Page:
Volume 17, Issue 1
Editorial: Enhancing Student Academic Success
Instructors and faculty at all levels are concerned about how to improve studentsí academic outcomes. Federal funding in higher education is focused on issues of retention and perseverance. Meanwhile interest in student outcomes in other areas such as emotional development and learning has increased. In this process, it is all too easy to think of students as passive objects in this process that are broken, in need of repair, and must be adjusted to fit the educational system. Students are, though, active and engaged within the educational system. As a result, approaches are needed that treat the student as active and attempt to find ways to help the student and higher education institutions work together for improved outcomes.
This issue of Academic Exchange Quarterly features research on enhancing student academic success. The authors are from six different institutions including Northeastern University, the University of Maryland, Worcester State University, SungKyunKwan University, Seoul Cyber University, and Oklahoma State University. Cipriano Crowe uses longitudinal data to suggest the importance of parental involvement for primary school students. Sulivan and Baker present evidence on the effectiveness of a specific course to increase studentsí motivation, self-efficacy, and learning strategies. Kim and Kim report on cultural differences in need-fulfillment and its relationship to academic outcomes, concluding that relatedness to instructors is important across the cultures studied. Strunk and Montgomery use Q methodology to suggest a mismatch between how students perceive their own learning style and how they perceive the classroom environment. Finally, Gravina, Beswick, and Strunk demonstrate specific connections between self-efficacy, teaching practices, and subjective task value in STEM courses.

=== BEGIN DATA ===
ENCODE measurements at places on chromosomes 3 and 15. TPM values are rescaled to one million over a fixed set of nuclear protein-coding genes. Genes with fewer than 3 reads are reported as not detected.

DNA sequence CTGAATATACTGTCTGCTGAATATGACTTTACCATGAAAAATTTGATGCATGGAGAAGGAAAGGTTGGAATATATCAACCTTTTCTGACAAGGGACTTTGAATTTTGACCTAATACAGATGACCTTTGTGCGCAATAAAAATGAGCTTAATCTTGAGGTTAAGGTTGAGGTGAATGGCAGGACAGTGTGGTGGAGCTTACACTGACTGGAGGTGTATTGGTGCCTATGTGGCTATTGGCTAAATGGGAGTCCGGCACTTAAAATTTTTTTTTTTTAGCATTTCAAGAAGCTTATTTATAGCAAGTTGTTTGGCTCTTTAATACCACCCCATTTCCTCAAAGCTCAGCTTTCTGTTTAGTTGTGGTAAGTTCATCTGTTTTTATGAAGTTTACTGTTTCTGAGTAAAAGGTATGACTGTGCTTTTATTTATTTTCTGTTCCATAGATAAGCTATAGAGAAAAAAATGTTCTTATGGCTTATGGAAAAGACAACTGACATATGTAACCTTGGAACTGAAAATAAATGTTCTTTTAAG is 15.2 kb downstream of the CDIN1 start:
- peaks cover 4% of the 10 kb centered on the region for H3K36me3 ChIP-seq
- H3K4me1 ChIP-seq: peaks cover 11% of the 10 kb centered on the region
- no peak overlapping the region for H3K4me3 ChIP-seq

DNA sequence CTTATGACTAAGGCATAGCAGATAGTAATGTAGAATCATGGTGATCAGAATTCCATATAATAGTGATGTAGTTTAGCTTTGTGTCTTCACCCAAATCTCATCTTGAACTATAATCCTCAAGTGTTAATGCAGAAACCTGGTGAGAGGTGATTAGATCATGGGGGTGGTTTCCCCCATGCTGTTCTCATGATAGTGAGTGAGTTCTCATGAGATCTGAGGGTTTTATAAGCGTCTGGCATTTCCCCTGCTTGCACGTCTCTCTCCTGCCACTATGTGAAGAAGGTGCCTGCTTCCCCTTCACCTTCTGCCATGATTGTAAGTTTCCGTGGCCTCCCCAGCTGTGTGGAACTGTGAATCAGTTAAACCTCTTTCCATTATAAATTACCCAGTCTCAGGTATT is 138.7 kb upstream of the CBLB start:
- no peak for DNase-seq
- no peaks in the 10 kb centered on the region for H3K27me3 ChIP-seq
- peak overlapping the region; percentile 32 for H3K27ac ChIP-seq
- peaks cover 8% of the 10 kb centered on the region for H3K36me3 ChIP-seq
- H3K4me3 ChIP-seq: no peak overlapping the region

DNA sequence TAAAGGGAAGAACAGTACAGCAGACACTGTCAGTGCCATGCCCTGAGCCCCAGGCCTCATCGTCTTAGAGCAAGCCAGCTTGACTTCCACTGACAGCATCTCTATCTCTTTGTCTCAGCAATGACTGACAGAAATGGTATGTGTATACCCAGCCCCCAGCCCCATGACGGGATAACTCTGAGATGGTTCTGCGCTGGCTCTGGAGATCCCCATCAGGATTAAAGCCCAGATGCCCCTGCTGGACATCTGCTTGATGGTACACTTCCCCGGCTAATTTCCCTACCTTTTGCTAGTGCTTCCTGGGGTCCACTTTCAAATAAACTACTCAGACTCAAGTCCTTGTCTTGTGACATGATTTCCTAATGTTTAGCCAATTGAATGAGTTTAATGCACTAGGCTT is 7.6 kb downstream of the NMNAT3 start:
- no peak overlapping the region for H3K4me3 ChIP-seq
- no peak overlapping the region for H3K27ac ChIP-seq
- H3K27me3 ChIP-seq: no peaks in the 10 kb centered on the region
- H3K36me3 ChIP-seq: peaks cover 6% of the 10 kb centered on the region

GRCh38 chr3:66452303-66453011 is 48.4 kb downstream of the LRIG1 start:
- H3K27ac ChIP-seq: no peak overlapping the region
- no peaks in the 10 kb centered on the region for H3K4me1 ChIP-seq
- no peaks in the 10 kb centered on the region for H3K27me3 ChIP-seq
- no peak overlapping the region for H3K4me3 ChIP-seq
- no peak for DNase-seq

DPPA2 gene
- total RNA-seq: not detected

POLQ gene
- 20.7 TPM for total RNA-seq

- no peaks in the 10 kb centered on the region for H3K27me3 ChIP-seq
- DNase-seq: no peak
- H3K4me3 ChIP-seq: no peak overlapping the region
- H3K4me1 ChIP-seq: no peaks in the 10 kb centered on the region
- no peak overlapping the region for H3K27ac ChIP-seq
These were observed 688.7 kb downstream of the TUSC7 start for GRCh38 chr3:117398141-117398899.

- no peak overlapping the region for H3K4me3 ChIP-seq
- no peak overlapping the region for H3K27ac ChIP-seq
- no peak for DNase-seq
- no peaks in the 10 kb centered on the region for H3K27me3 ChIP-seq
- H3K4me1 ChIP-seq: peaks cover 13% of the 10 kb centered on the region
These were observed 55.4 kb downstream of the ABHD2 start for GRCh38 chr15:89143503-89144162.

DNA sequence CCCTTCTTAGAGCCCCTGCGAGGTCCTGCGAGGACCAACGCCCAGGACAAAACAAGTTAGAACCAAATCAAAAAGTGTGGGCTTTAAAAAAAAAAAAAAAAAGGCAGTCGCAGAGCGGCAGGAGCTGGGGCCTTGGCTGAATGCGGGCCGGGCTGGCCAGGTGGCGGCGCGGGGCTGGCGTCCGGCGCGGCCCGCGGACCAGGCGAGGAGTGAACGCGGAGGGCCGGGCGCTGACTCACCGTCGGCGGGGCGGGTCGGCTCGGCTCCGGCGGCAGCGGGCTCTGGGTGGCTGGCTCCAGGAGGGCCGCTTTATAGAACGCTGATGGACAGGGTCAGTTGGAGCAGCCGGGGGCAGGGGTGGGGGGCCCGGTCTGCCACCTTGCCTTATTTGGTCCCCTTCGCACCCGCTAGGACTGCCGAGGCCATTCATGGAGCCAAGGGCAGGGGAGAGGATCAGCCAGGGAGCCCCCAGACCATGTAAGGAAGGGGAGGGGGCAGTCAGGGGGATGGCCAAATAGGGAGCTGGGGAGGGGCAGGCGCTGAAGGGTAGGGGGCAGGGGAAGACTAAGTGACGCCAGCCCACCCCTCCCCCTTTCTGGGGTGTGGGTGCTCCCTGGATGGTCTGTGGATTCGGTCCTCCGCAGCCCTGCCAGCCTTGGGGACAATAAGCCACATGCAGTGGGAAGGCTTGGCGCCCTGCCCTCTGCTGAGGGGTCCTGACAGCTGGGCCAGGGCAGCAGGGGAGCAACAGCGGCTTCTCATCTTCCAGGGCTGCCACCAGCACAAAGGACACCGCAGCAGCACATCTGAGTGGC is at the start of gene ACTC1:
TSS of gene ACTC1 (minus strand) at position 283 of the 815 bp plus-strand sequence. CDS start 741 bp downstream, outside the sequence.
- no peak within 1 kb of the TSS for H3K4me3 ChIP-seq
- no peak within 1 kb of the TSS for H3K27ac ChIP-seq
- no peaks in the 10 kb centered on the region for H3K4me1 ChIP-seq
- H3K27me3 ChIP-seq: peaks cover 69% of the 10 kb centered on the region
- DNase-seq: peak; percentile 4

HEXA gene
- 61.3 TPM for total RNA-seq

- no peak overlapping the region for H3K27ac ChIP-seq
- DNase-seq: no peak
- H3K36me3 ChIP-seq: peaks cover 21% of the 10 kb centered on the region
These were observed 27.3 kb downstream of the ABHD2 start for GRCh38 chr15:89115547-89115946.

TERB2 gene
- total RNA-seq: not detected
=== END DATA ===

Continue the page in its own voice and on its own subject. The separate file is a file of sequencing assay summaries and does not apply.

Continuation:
Academic Exchange Quarterly will again feature research on improving student outcomes in the Spring 2014 issue. This important topic is in need of sustained research attention. Submissions are welcome on areas of research including student emotional development, behavioral outcomes, student learning, student motivation, retention, and other related areas. Please identify your submissions with the keyword: PSYCHOLOGY-3. Feel free to contact me with any questions about submissions or guidelines. I am excited to see further research on this topic.
Kamden Strunk Ph.D.
Center for Research on STEM Teaching and Learning
Oklahoma State University